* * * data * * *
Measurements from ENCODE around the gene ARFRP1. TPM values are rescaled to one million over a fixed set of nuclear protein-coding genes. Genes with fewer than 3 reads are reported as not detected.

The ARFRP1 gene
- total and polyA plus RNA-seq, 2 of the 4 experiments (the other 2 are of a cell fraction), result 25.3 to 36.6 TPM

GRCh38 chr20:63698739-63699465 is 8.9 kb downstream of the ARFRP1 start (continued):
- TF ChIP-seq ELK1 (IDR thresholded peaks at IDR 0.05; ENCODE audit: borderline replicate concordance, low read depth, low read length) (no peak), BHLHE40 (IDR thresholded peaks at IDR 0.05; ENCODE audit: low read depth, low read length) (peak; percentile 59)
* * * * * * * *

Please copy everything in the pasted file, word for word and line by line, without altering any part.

Measurements from ENCODE around the gene ARFRP1. TPM values are rescaled to one million over a fixed set of nuclear protein-coding genes. Genes with fewer than 3 reads are reported as not detected.

The ARFRP1 gene
- total and polyA plus RNA-seq, 2 of the 4 experiments (the other 2 are of a cell fraction), result 25.3 to 36.6 TPM

GRCh38 chr20:63698739-63699465 is 8.9 kb downstream of the ARFRP1 start (continued):
- TF ChIP-seq ELK1 (IDR thresholded peaks at IDR 0.05; ENCODE audit: borderline replicate concordance, low read depth, low read length) (no peak), BHLHE40 (IDR thresholded peaks at IDR 0.05; ENCODE audit: low read depth, low read length) (peak; percentile 59)